No one having previously heard his history, could for the first time behold Father Mapple without the utmost interest, because there were certain engrafted clerical peculiarities about him, imputable to that adventurous maritime life he had led.
It is not for one, situated, through his original errors and a fortuitous combination of unpropitious events, as is the foundered Bark (if he may be allowed to assume so maritime a denomination), who now takes up the pen to address you - it is not, I repeat, for one so circumstanced, to adopt the language of compliment, or of congratulation.
And it must be confessed, that from the great intercourse of trade and commerce between both realms, from the continual reception of exiles which is mutual among them, and from the custom, in each empire, to send their young nobility and richer gentry to the other, in order to polish themselves by seeing the world, and understanding men and manners; there are few persons of distinction, or merchants, or seamen, who dwell in the maritime parts, but what can hold conversation in both tongues; as I found some weeks after, when I went to pay my respects to the emperor of Blefuscu, which, in the midst of great misfortunes, through the malice of my enemies, proved a very happy adventure to me, as I shall relate in its proper place.
1st, to all those which arise out of the laws of the United States, passed in pursuance of their just and constitutional powers of legislation; 2d, to all those which concern the execution of the provisions expressly contained in the articles of Union; 3d, to all those in which the United States are a party; 4th, to all those which involve the PEACE of the CONFEDERACY, whether they relate to the intercourse between the United States and foreign nations, or to that between the States themselves; 5th, to all those which originate on the high seas, and are of admiralty or maritime jurisdiction; and, lastly, to all those in which the State tribunals cannot be supposed to be impartial and unbiased.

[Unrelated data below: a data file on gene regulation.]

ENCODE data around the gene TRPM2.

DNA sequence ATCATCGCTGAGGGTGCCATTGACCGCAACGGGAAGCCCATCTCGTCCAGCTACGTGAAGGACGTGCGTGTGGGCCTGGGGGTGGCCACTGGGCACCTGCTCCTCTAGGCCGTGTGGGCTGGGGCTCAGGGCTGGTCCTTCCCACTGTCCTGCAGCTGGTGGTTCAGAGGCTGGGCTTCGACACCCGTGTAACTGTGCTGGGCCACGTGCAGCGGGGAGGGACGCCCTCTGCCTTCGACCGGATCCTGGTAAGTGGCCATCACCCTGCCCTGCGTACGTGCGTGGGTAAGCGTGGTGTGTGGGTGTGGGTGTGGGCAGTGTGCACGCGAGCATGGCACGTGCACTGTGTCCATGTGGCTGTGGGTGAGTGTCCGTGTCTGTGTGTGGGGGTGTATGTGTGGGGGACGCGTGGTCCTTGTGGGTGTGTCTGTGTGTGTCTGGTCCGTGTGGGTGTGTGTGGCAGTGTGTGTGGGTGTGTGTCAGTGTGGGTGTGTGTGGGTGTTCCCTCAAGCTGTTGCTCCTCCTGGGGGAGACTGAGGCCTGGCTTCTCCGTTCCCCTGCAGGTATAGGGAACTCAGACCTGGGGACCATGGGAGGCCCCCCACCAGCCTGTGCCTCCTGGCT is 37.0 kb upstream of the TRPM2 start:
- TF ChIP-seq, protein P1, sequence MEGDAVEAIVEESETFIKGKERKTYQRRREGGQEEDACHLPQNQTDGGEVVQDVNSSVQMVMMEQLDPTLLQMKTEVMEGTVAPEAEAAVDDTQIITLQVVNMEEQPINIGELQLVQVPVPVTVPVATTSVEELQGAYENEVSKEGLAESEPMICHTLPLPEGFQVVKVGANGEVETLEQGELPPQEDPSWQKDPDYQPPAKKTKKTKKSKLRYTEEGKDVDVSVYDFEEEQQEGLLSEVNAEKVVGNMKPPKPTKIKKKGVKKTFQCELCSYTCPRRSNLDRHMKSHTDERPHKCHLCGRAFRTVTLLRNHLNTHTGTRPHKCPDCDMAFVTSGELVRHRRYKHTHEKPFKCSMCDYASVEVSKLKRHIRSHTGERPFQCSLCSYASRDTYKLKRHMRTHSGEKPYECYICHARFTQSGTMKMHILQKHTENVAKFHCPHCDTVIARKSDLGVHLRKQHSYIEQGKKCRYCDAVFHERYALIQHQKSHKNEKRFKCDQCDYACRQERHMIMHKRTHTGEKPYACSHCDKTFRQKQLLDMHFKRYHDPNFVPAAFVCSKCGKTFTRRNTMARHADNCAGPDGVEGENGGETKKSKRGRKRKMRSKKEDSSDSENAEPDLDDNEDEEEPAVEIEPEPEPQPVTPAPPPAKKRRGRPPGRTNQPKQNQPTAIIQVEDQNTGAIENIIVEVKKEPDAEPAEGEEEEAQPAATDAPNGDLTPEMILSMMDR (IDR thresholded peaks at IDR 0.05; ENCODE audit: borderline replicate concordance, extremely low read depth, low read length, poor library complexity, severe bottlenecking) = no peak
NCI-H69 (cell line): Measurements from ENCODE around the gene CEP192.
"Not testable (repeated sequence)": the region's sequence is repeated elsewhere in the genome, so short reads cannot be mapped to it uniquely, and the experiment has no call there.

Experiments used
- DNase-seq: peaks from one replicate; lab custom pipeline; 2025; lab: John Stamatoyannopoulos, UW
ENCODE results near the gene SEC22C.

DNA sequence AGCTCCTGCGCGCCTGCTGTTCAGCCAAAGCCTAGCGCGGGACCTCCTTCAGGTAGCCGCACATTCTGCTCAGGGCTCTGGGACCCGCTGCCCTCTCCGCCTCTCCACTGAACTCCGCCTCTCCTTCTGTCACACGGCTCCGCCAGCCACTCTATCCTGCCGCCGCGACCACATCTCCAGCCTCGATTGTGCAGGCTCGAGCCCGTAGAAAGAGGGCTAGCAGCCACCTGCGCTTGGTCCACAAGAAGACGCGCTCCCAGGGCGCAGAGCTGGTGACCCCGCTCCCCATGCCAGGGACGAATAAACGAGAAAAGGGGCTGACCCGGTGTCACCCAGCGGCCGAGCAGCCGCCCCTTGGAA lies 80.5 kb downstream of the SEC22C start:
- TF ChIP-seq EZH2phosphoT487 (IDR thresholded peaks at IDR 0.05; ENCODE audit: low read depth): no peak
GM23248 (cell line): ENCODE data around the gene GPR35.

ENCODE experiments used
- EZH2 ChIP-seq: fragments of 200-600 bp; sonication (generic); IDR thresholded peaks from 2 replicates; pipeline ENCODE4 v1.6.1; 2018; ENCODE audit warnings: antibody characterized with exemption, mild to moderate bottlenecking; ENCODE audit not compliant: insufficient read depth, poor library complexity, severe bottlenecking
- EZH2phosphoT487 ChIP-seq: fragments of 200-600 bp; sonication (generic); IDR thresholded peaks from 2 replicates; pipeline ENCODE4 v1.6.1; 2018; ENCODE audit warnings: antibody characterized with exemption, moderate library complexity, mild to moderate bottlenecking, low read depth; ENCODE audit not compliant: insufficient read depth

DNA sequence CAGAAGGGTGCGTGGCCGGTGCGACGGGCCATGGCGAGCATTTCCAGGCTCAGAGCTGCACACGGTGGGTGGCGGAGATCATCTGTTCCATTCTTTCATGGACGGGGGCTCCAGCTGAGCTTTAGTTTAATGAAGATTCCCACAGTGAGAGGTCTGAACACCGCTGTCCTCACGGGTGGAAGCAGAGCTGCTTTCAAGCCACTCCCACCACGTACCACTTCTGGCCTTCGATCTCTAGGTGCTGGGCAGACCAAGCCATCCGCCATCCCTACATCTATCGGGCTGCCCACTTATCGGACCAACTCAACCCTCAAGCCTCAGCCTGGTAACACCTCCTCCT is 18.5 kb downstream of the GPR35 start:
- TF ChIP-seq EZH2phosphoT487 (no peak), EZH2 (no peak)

America has already formed treaties with no less than six foreign nations, and all of them, except Prussia, are maritime, and therefore able to annoy and injure us.
The precise extent of the common law, and the statute law, the maritime law, the ecclesiastical law, the law of corporations, and other local laws and customs, remains still to be clearly and finally established in Great Britain, where accuracy in such subjects has been more industriously pursued than in any other part of the world.
Not to mention rumours which agitated the maritime population and excited the public mind, even in the interior of continents, seafaring men were particularly excited.
Already Dantes had visited this maritime Bourse two or three times, and seeing all these hardy free-traders, who supplied the whole coast for nearly two hundred leagues in extent, he had asked himself what power might not that man attain who should give the impulse of his will to all these contrary and diverging minds.
M'Kay, a half-breed; son of the unfortunate adventurer of the same name who came out in the first maritime expedition to Astoria and was blown up in the Tonquin.
Less technically, but not less correctly, the word "anchored," with its characteristic appearance and resolute sound, ought to be good enough for the newspapers of the greatest maritime country in the world.
Your delightful books carry the imagination into a maritime period so remote that, often as you have been in my mind, I could never satisfy myself that you were still amongst the living.

Full browser ?